Google made a note last week via the official Android Developers blog that the Pixel 7 (review) and Pixel 7 Pro (review) are actually the first 64-bit-only Android phones. We’re nearly a month into launch, so if you didn’t already know that information, it’s possible you’d have gone the rest of your life being perfectly content not knowing that, but now that we do know…
What does it mean?
Real simply, the Pixel 7 and Pixel 7 Pro dropped support for 32-bit code, which means reduced memory usage, improved performance, and enhanced security. Google expects this to be common in the world of Android relatively soon.
A few of the benefits for not supporting 32-bit code includes up to 150MB of less RAM usage (this RAM was used even if a 32-bit app wasn’t running), bigger address space makes defenses like ASLR (address space layout randomization) more effective, plus on the performance side, newer CPUs are detailed to deliver up to 25% better performance when running 64-bit code or even drop support for 32-bit code altogether.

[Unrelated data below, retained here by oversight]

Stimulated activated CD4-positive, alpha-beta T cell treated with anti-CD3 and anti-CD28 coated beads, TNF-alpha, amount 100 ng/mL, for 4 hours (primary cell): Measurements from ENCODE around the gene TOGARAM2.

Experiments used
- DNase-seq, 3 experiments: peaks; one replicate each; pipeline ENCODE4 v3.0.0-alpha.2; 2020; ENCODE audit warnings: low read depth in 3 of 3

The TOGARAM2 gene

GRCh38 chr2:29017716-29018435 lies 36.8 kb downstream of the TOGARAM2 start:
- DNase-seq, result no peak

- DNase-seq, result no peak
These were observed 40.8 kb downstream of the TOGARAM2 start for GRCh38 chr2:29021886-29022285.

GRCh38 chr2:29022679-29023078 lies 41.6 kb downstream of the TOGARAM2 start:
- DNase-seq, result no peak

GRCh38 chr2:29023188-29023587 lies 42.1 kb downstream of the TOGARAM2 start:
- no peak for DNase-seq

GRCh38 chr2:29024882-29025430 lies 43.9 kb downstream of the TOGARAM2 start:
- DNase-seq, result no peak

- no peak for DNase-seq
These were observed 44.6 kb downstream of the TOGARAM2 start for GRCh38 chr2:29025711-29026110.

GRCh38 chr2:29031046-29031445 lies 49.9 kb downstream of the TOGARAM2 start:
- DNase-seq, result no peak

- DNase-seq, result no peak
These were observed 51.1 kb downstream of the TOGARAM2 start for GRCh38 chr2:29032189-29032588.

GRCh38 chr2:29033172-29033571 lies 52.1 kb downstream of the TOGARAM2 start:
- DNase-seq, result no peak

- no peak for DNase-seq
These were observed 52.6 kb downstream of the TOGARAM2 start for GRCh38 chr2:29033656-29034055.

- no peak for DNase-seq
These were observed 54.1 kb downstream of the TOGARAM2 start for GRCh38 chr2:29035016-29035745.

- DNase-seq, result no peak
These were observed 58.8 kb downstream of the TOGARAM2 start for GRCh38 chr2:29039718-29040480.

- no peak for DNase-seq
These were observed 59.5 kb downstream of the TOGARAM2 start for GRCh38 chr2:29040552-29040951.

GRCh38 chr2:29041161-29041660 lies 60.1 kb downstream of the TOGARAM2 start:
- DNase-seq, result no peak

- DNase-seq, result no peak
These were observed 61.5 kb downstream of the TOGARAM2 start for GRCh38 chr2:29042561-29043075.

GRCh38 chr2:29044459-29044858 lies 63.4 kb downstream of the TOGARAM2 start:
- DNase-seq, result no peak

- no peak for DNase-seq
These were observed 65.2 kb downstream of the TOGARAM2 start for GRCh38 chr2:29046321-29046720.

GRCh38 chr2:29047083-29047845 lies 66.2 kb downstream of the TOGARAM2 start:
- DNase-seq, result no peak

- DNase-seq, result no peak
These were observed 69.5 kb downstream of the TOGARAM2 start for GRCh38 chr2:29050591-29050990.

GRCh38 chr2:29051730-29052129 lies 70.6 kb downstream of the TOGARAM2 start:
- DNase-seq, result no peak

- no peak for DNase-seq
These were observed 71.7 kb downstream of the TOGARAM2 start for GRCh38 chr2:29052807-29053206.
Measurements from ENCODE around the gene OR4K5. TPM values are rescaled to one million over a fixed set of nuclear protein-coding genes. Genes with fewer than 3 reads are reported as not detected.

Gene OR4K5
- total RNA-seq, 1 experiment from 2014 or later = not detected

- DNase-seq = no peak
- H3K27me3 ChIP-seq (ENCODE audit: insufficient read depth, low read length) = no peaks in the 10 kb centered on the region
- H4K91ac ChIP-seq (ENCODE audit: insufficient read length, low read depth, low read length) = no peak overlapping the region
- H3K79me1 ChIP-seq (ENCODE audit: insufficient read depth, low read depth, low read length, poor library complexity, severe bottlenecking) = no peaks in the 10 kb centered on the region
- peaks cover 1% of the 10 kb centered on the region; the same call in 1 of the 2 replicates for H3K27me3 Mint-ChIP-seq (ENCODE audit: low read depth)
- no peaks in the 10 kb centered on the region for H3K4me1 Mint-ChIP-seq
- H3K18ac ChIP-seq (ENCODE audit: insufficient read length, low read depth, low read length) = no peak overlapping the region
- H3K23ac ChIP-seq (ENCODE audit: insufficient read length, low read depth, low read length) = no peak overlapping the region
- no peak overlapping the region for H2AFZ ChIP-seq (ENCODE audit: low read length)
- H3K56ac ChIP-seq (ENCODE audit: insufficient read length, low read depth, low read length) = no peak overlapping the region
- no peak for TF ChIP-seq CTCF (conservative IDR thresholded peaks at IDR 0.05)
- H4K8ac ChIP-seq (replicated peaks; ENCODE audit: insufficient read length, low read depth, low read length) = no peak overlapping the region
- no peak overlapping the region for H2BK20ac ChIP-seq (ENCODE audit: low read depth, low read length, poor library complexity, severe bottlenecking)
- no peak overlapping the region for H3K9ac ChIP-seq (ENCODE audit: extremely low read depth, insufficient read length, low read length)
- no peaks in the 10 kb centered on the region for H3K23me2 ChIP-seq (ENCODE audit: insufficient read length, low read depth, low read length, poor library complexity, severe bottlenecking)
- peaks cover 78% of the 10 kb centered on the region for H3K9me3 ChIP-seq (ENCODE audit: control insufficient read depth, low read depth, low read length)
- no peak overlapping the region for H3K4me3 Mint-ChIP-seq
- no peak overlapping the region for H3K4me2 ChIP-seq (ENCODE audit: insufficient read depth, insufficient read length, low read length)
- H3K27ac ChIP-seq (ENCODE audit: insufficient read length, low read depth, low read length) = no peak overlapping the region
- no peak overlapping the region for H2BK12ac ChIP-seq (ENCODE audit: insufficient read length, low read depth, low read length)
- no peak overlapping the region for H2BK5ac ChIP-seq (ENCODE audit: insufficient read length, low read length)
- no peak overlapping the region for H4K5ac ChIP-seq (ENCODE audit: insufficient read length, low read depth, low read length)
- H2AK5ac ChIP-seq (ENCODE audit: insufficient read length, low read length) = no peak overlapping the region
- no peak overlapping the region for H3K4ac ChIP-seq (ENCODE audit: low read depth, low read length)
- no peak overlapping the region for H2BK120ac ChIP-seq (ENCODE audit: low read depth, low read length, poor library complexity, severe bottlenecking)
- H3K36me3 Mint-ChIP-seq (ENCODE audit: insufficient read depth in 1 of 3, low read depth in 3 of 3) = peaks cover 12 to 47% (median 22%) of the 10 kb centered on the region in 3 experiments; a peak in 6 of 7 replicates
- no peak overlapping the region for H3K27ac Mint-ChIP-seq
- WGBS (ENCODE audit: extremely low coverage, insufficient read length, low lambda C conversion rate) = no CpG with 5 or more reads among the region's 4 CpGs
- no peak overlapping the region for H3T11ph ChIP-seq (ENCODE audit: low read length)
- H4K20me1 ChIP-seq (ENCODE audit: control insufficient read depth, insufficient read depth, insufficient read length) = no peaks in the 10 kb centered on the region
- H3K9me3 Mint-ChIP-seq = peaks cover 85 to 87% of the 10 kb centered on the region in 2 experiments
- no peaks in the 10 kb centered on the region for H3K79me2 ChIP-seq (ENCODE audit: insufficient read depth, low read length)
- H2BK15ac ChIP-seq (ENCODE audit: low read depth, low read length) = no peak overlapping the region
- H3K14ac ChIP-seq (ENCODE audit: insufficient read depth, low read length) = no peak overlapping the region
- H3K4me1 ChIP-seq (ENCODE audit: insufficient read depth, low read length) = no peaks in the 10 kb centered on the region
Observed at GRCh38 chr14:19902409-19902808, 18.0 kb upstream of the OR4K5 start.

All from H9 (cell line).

Google provided the following note to developers.
While 64-bit-only devices will grow in popularity with phones joining Android Auto in this group, 32-bit-only devices will continue to be important for Android Go, Android TV, and Android Wear. Please continue supporting 32-bit ABIs; Google Play will continue serving 32-bit apps to 32-bit-only devices.
We’ve certainly come a long way. Google first introduced 64-bit support back in 2014, so to finally have an Android device drop 32-bit app support entirely almost 10 years later is pretty wild.
// Android Developers
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